8 September 2023

Top cop defends ACT police handling of Lehrmann, 'the most unusual case I've seen in 40 years'

| Genevieve Jacobs
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ACT Policing Chief Police Officer Neil Gaughan

ACT Policing Chief Police Officer Neil Gaughan says his force has been vindicated by the Sofronoff report. Photo: Claire Fenwicke.

The ACT’s Chief Police Officer, Deputy Commissioner Neil Gaughan, has strongly defended the police investigation of the Lehrmann case, calling the matter “absolutely unique” among sexual assault cases.

“I cannot remember a case with this amount of public scrutiny,” he told Region.

“It is unique in a number of ways including the location of the alleged offence, a whole raft of things. It’s probably the most unusual case I’ve seen in 40 years of policing.”

But, he said, he wanted sexual assault victims to know that “not every matter goes this way, the vast majority don’t”.

“People’s perceptions of how police deal with these matters should not be blinded by this very unusual case.”

Mr Sofronoff said in his board of inquiry report police “made some mistakes” in how they dealt with sexual assault claims made by Brittany Higgins against Bruce Lehrmann, but none affected the substance of the investigation or prejudiced the case.

“Some of them caused unnecessary pain to Ms Higgins and others,” Mr Sofronoff said, but added he was “confident” these issues had been or will be addressed by police.

Mr Lehrmann has not been found guilty of any offence and maintains his innocence.

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Former DPP Shane Drumgold complained to the Deputy Commissioner last year that police officers engaged in “a very clear campaign to pressure” him not to prosecute Ms Higgins’ allegations. He claimed there had been “inappropriate interference” and he felt investigators had “aligned” with the defence.

Ms Higgins also said on social media that ACT police officers presented her with “a folder of unfounded claims”, intended to discredit her and reiterated to her why she shouldn’t press charges.

But the Deputy Commissioner said this was, in fact, the brief prepared by Detective Superintendent Scott Moller and was necessary to determine the weight of evidence and likelihood a prosecution could be mounted on the facts.

“That brief rightly pointed out areas where investigators felt there might be problems with the prosecution, that’s their job,” he said.

“Their role is to search for the truth regardless of where it lies, and they may have to ask uncomfortable questions to get to the truth sometimes.”

ACT Police have accepted and are working to implement 10 recommendations from the Sofronoff report, the most critical of which centres around the “test of charges”. The board of inquiry found a wide range of understanding among ACT police about when charges should be laid, which the Deputy Commissioner attributes to differing levels of experience and training in the force.

Commissioner Gaughan conceded that the proportion of inexperienced police across his force is also higher than he would like. He denies the sexual assault investigation team was a training ground but has now appointed a designated detective inspector to lead the team, changed training for personnel and allocated more resources.

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He told Region he also does not believe there are substantial cultural issues with police disbelieving sexual assault allegations, while admitting that a small proportion of officers may do so.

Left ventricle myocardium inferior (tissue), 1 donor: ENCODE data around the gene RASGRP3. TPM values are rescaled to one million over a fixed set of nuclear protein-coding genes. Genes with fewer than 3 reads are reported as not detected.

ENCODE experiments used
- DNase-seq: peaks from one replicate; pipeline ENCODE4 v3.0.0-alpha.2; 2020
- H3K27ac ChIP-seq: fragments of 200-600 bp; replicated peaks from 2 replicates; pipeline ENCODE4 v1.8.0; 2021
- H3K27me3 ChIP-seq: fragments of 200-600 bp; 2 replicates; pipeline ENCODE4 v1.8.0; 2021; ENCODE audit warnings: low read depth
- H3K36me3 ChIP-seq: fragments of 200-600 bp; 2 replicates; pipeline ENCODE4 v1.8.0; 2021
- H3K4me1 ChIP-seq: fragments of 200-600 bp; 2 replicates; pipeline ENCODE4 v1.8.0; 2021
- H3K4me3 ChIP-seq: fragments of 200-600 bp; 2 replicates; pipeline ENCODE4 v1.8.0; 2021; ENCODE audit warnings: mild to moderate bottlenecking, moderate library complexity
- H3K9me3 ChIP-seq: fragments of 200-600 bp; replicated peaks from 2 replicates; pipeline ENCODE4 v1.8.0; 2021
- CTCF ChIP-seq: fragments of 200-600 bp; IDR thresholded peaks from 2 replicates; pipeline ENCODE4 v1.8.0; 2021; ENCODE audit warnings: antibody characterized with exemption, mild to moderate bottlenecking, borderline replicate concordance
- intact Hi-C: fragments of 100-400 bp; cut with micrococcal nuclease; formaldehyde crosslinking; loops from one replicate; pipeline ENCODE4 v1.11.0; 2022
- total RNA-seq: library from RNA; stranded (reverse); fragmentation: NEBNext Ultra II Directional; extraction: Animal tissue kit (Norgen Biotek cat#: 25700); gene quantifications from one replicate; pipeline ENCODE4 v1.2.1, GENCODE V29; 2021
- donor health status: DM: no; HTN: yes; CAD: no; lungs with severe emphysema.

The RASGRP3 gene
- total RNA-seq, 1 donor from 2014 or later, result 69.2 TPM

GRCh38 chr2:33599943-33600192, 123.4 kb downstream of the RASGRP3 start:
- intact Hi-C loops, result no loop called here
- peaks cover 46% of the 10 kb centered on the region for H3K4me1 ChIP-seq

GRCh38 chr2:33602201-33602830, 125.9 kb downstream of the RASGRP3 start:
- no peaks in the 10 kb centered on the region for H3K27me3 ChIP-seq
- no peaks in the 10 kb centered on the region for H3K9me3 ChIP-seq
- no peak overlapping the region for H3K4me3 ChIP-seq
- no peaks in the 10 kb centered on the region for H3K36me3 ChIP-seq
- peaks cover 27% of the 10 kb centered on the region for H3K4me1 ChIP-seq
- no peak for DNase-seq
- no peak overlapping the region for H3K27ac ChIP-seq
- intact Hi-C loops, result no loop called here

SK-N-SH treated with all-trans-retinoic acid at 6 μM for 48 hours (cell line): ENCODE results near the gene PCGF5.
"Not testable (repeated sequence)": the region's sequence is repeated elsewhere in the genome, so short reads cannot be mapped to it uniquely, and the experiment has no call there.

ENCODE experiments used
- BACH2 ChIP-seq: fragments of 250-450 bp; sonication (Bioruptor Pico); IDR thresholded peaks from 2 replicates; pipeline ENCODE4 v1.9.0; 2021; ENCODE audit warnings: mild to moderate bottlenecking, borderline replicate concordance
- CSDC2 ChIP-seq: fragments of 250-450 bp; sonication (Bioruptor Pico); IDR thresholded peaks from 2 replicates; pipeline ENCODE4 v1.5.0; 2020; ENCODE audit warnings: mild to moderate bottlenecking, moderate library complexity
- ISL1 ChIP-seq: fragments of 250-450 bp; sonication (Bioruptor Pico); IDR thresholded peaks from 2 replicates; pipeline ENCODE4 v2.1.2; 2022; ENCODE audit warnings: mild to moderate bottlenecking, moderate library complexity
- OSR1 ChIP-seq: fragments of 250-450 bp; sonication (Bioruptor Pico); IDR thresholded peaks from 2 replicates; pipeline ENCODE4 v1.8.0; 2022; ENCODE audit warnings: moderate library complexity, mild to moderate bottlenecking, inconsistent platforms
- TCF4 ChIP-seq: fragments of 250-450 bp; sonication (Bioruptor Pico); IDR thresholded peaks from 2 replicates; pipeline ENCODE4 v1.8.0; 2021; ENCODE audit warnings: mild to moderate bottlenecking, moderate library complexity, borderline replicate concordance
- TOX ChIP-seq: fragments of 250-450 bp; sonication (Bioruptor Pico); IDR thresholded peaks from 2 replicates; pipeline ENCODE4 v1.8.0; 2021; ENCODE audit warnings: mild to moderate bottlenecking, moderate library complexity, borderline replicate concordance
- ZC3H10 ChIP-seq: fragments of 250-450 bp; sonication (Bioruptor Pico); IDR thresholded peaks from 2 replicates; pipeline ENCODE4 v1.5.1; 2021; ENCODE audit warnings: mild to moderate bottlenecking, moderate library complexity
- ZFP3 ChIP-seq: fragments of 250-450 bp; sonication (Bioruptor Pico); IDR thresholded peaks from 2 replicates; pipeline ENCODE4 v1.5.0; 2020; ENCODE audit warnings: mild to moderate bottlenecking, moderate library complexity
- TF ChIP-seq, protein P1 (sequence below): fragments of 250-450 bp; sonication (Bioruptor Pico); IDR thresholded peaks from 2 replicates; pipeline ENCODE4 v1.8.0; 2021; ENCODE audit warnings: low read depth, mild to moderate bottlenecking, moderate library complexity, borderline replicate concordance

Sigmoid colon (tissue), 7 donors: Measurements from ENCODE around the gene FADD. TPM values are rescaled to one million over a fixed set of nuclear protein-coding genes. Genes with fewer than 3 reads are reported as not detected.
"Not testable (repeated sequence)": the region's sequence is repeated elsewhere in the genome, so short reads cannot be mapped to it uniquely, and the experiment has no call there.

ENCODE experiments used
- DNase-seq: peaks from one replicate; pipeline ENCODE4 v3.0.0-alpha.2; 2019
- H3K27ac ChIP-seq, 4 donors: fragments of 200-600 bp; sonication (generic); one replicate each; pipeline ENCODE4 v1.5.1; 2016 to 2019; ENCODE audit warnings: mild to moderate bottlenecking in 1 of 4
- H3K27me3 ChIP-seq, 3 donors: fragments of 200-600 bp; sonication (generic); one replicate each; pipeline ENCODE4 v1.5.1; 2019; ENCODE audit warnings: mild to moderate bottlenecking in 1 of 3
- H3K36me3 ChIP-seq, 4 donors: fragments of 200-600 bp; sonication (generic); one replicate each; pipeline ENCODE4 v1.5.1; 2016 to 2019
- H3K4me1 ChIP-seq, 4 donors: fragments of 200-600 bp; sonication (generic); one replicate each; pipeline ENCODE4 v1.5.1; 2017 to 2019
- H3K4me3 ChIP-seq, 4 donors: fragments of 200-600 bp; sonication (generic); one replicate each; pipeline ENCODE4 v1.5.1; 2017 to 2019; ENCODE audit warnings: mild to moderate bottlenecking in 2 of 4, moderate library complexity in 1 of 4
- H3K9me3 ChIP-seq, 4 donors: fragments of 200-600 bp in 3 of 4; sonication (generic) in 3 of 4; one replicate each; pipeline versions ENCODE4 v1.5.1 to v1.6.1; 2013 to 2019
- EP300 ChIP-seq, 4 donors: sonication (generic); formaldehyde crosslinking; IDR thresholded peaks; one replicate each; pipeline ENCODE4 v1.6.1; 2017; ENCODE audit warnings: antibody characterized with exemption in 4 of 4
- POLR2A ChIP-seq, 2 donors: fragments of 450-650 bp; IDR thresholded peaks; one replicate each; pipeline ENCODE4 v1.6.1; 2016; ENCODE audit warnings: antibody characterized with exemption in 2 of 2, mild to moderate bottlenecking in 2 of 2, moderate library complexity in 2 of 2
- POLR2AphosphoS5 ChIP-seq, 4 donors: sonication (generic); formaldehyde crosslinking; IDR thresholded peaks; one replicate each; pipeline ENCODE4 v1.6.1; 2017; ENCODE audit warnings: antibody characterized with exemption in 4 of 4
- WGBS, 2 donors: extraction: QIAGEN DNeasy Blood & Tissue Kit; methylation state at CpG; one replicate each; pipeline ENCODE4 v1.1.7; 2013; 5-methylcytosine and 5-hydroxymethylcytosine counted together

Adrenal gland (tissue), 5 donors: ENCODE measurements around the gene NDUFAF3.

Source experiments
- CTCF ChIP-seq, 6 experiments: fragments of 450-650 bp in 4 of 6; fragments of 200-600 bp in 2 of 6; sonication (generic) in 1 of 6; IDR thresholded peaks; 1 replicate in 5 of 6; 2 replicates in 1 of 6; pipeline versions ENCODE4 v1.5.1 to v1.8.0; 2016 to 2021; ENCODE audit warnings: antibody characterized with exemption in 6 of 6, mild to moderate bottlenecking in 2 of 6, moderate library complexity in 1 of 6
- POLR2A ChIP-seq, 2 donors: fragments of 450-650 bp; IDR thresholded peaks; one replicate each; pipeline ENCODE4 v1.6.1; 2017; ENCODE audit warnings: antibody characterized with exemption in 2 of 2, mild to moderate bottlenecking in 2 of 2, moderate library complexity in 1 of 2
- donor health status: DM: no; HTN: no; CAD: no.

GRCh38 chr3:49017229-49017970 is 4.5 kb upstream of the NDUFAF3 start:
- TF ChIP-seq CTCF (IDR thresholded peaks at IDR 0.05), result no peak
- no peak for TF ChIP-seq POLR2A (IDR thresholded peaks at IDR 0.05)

“My force is made up of the community and a very small number of people in the community do still think that way,” he said. “But more broadly, nobody believes women intentionally make false reports. That’s not part of our culture here.

“While Detective Moller conceded in evidence that mistakes were made in this matter, there would be very few cases where that doesn’t happen somewhere along the line.

“We’ve had a number of successful recent prosecutions and convictions in court on sexual assault charges. The situation is nowhere near as dire as people think it is.

“We have systems in place to protect individuals and allow them to remain anonymous but in this case the person involved chose not to do so.”

ACT Police, the Victims of Crime Commissioner and the DPP have formed a working group on the Sexual Assault Prevention and Response Steering Committee’s report (SAPR) chaired by the Justice and Community Safety Directorate, and the CPO acknowledges there’s further work to be done.

“Despite the publicity, we’ve had zero reduction in complaints. Stats for family violence are through the roof, some of those victims are also sexual assault victims. We arrested five people in one night recently on family violence charges.

“From police to the Rape Crisis Centre, Domestic Violence Crisis Service, the Victims of Crime Commissioner, the system should wrap around you and help you,” the Deputy Commissioner said.

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If it wasn’t in Parliament House would charges ever been laid? A girl going out and voluntarily getting drunk and waking up without her undies is hardly unique. What is, is the payout for something that was never proven. If it had been Brittney and Bruce from Big W, would charges been laid or would a reported 2 million been paid out?

I do not treat his view as very relevant. We witnessed, though the enquirer, that Police did not have a clear understanding of when it was appropriate to lay a charge, one of the most basic pieces of knowledge that Police need. We also learnt that the medical notes and brief were provided to the defence. Seriously, the Police stuffed this up and lock very amateurish. AFP leadership needs to get its house in order, rather that sending out messages about how hard the job is.

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